Are you wondering who knows about or could find out about your past criminal convictions? You need an Essex County expungement attorney.
Uncertainty like this can cause anxiety and humiliation. Worse still, your criminal record can stand in the way of landing your dream job or obtaining a professional license. A criminal record can prevent you from being accepted into a school. Also, you can be denied a loan as a result of your criminal record.
Essex County expungement attorney Scott Gorman will help you get a second chance so that you can put your past behind you. Fortunately, the New Jersey Legislature has created a mechanism that allows many people to hide information relating to arrests and criminal convictions. If you are eligible for an expungement, Scott can help you obtain a court order that would enable you to deny that an arrest, criminal proceedings, or a conviction ever took place, in all but a few limited circumstances. As a matter of fact, when records relating to an arrest have been expunged, if information relating to the expunged records is disclosed by a person who is aware of the expungement, that person can be convicted of a disorderly persons offense.
Most criminal convictions can be expunged after ten years have elapsed since the later of the completion of probation or parole, release from incarceration or payment of all fines. However, to successfully petition for an expungement, petitioners must demonstrate that they are not otherwise disqualified from obtaining the expungement. For example, a criminal conviction cannot be expunged when the conviction touched upon the petitioner’s holding of a public office or public employment. In addition, if the petitioner was convicted of a criminal offense before or after the criminal conviction at issue, the petitioner would be ineligible to obtain an expungement. Two or more disorderly persons or petty disorderly persons convictions will also disqualify a person from obtaining the expungement of a criminal conviction.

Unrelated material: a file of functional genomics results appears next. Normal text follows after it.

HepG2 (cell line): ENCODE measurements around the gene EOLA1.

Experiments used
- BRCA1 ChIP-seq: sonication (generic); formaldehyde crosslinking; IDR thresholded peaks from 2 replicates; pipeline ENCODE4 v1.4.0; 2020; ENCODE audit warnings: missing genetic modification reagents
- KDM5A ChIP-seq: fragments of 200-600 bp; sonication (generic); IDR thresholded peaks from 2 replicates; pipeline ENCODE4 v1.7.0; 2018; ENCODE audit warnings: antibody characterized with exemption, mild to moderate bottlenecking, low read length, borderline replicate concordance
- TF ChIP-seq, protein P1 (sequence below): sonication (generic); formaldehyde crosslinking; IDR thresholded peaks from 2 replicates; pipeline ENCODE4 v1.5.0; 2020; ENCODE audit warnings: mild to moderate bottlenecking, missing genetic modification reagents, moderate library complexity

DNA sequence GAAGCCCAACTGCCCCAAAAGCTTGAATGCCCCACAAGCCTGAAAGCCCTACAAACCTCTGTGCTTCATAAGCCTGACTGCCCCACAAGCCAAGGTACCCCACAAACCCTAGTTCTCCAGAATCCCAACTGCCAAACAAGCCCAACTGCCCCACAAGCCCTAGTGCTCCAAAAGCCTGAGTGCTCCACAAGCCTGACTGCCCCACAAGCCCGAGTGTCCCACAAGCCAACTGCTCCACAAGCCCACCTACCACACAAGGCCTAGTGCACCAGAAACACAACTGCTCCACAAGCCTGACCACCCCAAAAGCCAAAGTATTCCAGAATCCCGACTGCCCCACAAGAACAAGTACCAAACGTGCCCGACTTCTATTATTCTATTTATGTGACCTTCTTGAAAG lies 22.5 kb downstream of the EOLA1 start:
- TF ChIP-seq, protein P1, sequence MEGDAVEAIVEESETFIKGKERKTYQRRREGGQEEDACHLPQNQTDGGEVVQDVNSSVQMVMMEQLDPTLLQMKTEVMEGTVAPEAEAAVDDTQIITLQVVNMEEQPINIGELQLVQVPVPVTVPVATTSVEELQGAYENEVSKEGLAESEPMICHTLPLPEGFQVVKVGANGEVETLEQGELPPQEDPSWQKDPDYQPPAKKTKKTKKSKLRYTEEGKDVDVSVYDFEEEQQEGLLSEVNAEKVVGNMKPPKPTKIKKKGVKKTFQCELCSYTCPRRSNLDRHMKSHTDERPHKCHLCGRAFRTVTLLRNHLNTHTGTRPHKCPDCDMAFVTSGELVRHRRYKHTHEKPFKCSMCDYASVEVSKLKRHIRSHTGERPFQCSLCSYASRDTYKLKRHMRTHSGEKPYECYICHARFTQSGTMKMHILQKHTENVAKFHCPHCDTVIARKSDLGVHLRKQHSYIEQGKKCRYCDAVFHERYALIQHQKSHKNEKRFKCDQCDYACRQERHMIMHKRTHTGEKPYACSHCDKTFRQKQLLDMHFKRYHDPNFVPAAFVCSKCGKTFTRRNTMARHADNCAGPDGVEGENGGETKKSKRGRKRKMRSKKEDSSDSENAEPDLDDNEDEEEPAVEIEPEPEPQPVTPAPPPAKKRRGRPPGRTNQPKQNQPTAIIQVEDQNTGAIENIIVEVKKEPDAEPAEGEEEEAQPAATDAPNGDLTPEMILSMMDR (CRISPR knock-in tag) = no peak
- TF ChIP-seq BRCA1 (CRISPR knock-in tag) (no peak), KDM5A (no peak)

The purpose of expungements is to assist certain individuals in putting their past transgressions behind them when they are able to show that they have been rehabilitated and that they are not perpetual offenders. In furtherance of this policy, in 2010, the Legislature created a “public interest” exception to the expungement requirements to allow for the expungement of criminal convictions prior to the ten-year period referenced above when granting an expungement would be in the public interest. To obtain an expungement pursuant to the “public interest” exception, a petitioner must demonstrate that at least five years have elapsed since the later of the petitioner’s completion of probation or parole, release from incarceration, or payment of fines and that since the conviction that is the subject of the petition, the petitioner has not been convicted of any crimes, disorderly persons offenses or petty disorderly persons offenses. Next, the petitioner must show that the expungement would be in the public interest, which factor relates to the nature of the offense and the petitioner’s character and conduct since the conviction.
Don’t allow a prior conviction to unnecessarily stand in your way. Call attorney Scott Gorman today to discuss how you can obtain an expungement and a second chance.